Developments in artificial intelligence (AI) have been rapid over the last decade, with countless technologies now employing it in one way or other.
Whilst many positive uses have been found for AI in today's world (guiding planes, detecting spam emails, robo-readers and so on), the movie industry seems to have a gloomier idea about where the development of AI may take us (think Terminator and The Matrix).
Could companies like XP Power one day be seized by malevolent robots to be used as power sources in their campaign for world domination?
AI is still in its infancy
It is worth noting that real developments in AI have only occurred in the last decade or so, so it is still relatively new in both a technological and conceptual sense.
At the moment, AI is mainly being used to enhance organisational processes - eg using machine learning to help applications analyse data and become more accurate and efficient.
It hardly seems like a monstrous, all-consuming power which could one day take over the world and destroy humanity with killer cyborgs. So, it is currently very difficult to tell exactly where AI will go in the long term.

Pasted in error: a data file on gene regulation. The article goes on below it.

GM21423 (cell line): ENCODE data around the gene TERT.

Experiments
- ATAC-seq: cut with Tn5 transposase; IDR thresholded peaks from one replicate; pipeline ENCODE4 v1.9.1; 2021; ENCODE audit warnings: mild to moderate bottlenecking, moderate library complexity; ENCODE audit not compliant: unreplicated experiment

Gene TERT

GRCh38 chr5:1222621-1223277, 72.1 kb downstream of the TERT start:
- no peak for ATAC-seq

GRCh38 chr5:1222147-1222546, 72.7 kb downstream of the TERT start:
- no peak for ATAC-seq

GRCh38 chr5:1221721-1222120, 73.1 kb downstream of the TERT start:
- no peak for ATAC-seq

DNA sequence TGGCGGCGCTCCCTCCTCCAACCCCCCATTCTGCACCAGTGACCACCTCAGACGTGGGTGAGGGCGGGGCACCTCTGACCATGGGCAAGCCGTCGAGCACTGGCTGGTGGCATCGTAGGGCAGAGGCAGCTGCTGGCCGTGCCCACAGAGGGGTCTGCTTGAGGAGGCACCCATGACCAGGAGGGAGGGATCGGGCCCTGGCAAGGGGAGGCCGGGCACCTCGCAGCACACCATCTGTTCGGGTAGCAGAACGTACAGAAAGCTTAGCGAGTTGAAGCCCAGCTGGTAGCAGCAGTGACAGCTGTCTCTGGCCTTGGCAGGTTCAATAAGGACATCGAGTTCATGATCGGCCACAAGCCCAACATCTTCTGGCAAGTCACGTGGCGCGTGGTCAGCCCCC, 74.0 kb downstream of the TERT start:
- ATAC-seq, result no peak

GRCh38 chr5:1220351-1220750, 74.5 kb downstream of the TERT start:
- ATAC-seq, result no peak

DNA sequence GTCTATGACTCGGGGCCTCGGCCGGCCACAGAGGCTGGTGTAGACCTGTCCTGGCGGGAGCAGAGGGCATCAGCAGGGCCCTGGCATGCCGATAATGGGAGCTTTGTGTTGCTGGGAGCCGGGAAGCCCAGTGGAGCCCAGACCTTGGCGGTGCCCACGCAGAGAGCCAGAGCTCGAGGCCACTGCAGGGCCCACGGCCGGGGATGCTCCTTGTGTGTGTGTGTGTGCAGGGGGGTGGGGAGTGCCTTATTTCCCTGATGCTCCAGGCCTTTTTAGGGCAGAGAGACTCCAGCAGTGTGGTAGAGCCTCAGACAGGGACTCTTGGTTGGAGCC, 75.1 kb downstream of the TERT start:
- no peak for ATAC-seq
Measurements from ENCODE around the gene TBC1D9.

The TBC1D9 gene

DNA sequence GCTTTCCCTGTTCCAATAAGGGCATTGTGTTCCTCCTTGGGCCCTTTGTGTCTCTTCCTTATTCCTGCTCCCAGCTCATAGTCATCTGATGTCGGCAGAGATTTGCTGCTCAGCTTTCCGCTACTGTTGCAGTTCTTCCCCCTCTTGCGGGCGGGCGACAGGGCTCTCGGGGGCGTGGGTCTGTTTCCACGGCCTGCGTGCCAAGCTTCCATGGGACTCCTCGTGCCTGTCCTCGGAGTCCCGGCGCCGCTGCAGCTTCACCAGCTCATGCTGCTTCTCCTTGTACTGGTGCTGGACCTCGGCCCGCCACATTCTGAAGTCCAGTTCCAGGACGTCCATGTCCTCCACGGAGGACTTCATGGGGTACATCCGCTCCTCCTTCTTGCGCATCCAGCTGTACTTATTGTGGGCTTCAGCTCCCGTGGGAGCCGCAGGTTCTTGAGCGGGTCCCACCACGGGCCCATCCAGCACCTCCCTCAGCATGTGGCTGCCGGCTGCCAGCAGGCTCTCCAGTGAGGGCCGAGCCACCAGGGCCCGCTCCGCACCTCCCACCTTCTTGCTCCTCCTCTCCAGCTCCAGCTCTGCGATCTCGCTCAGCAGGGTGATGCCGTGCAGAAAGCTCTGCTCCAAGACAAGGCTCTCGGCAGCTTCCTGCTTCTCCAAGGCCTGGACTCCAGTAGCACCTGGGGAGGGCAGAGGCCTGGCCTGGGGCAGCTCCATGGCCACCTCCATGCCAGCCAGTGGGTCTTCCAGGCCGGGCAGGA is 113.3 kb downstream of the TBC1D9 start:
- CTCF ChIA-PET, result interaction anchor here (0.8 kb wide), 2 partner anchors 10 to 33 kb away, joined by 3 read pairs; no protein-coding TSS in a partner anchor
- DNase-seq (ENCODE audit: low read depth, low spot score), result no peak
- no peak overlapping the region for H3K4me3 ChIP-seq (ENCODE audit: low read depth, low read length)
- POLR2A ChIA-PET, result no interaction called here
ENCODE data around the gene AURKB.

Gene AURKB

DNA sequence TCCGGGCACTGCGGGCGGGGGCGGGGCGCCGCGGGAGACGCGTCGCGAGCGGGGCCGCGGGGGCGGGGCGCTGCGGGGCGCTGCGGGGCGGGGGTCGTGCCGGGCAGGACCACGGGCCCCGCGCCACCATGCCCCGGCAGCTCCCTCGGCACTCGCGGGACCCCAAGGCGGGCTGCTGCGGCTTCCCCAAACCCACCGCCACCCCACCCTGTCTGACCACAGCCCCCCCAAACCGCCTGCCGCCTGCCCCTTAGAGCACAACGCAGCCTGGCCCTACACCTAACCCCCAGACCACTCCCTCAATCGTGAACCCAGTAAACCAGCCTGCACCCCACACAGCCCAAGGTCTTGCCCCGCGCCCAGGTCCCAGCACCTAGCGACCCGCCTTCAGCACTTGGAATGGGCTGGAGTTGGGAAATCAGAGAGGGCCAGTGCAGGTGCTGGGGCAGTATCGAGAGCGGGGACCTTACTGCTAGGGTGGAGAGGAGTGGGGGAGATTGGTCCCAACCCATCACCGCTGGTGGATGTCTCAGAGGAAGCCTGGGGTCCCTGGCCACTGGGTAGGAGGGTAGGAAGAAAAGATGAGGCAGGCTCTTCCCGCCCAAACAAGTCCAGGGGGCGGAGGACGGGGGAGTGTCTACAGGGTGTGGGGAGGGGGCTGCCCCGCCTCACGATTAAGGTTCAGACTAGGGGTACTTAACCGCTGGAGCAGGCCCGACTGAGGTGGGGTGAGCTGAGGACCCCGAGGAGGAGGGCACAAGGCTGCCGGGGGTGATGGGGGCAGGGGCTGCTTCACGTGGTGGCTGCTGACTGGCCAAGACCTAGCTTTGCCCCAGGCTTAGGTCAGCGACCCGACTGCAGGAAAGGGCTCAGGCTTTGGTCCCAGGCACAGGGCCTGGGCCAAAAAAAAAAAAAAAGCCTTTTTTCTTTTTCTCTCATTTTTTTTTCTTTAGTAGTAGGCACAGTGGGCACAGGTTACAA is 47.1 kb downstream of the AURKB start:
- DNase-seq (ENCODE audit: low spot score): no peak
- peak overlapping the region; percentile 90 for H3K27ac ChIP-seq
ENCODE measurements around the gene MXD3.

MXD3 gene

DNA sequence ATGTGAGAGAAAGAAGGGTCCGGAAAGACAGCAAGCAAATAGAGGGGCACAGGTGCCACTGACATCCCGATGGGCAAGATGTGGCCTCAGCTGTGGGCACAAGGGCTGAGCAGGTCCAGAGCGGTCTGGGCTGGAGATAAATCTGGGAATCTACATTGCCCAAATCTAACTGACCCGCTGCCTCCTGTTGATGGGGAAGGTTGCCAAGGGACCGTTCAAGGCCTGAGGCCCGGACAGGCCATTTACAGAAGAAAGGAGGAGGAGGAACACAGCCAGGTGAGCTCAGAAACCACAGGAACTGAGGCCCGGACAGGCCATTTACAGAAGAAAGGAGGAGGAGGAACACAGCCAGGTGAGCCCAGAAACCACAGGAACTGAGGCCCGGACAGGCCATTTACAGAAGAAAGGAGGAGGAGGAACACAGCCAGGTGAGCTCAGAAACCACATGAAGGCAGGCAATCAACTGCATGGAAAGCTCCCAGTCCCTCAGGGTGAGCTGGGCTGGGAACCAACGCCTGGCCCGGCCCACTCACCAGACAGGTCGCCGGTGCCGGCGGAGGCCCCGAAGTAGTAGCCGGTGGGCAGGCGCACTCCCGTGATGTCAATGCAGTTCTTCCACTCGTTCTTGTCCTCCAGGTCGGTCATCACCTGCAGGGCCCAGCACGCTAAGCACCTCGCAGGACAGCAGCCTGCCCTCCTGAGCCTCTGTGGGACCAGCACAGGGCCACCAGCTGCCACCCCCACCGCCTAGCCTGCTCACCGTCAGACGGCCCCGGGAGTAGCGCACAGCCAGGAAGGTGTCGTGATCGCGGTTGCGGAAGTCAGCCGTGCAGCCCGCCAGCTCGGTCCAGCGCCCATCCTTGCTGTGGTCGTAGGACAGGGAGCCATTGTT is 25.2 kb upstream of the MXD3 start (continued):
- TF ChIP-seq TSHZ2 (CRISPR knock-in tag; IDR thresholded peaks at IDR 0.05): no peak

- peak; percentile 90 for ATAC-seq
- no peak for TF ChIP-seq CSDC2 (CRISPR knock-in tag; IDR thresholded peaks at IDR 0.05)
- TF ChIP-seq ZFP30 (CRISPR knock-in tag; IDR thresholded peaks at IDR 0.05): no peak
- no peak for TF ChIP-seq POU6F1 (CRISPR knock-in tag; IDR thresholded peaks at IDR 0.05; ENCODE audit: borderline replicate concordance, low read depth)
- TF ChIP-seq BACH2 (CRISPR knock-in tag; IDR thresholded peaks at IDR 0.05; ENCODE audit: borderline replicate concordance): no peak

But it's growing fast…
The rate of technological development which the world is currently undergoing is truly phenomenal and unprecedented, and AI technology is no exception. As Elon Musk recently pointed out: 'We have an exponential increase in hardware capabilities, and we have an exponential increase in software talent that's going into AI.'
The truth is that nobody truly knows what stage AI technology will be at just ten years from now.
Whilst predictions vary, it could well be the case that a number of AI breakthroughs will be made in the next few years, especially with the amount of money currently going into its development.
Humans are still in control (theoretically)
That said, it is worth pointing out that AI is still developed, controlled and programmed by humans - so it would take an incredibly intelligent-yet-psychotic, rich individual or group of people to guide AI development towards malevolent purposes.
The key question, really, is whether machines can become 'intelligent' enough to truly think for themselves, which could either happen in the next decade or hundreds of years from now.
Even so, by then humans should have developed the necessary precautions to be able to control it (it is unlikely anyone would develop a hyper-intelligent robot with guns for arms, for instance).
Ultimately, it seems that the movies, perhaps unsurprisingly, may have been a little romantic about AI. That being said, AI is still a new phenomenon, and no one truly knows its long-term potential.
Copyright © 2018 Article was made possible by site supporter Victoria Harrison.